Truflation: US Inflation Update April 2023 | Truflation
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Truflation: US Inflation Update April 2023

Published 09 May, 2023

While last month marked a significant drop in US inflation to 5%, this was not enough to dissuade the Federal Reserve from continuing its rate-hiking cycle, as the central bank remains firmly focused on reaching its 2% inflation target. In the May FOMC meeting, policymakers opted for another 25 basis point increase and insisted that the US banking sector remains "sound and resilient" despite the recent turmoil.

However, while officials are clearly concerned that inflation is not coming down fast enough, Truflation's index currently shows US inflation at 3.88% (as of May 8, 2023) - significantly lower than the government's reported figure. With millions of data points measured in real-time, Truflation's US CPI index is 30 times faster than official numbers, providing a more accurate estimate of US consumer prices.

Nevertheless, we expect the April release to reflect renewed inflationary pressures as higher oil prices feed through to key sectors. This could surprise the market, causing volatility and driving the Fed to consider further monetary tightening. Let's dig deeper into the data for a clearer picture of US inflation.

The annual US Consumer Price Index (CPI), as the US Bureau of Labor Statistics (BLS) reported, saw a significant drop from 6% in February 2023 to 5% in March. Other economic indicators show a mixed picture: while GDP growth slowed from 2.9% in Q4 2022 to 1.1% in Q1 2023, the labor market remains stubbornly strong. As such, April’s inflation release is an important indicator that will likely inform the Fed’s next interest rate decision.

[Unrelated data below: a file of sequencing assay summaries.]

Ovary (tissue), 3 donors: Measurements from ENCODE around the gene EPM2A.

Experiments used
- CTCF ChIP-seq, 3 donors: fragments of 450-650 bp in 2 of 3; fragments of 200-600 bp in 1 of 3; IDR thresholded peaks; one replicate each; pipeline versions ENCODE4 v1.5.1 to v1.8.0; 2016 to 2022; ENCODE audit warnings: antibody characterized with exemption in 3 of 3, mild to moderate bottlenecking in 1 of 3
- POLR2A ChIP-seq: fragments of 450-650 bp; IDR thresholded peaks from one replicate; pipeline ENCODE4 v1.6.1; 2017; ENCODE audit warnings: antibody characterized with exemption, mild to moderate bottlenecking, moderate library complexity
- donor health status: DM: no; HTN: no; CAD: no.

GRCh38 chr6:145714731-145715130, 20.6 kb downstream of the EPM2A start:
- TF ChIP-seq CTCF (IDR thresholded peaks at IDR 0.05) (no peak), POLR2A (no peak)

Following the significant drop in March, the market’s expectations for April’s inflation numbers are uncertain, ranging from 4.8% to 5.2%. Truflation’s data shows that the BLS release will come in at the upper end of this range at 5.1%, driven by accelerated price rises in the utilities, fuel, transportation, and clothing sectors.

We expect the announcement to raise questions about the Fed’s next interest rate decision. In its May FOMC meeting minutes, the central bank reiterated its firm commitment to a 2% inflation target and said it wouldn't hesitate to tighten monetary policy further if inflation remains sticky. With CPI on the rise again, the potential for another rate hike this year is back on the table.

Key drivers of lower inflation

The sectors driving higher estimates for April’s BLS inflation numbers are transportation, utilities, and apparel. Higher prices in these sectors are predominantly driven by the increase in oil prices, leading to higher costs of goods rather than services.

  • Following OPEC’s recent move to cut oil production by 1.66 million barrels per day, and with demand for oil increasing in China, WTI oil prices have reached a four-month high of $83 per barrel.
  • This, in turn, has driven up fuel prices by 4.76% in April compared to the month before. The cost of a gallon of gas remains lower than a year ago, but there is room for further price growth in the short term, stretching the average American’s budget even thinner.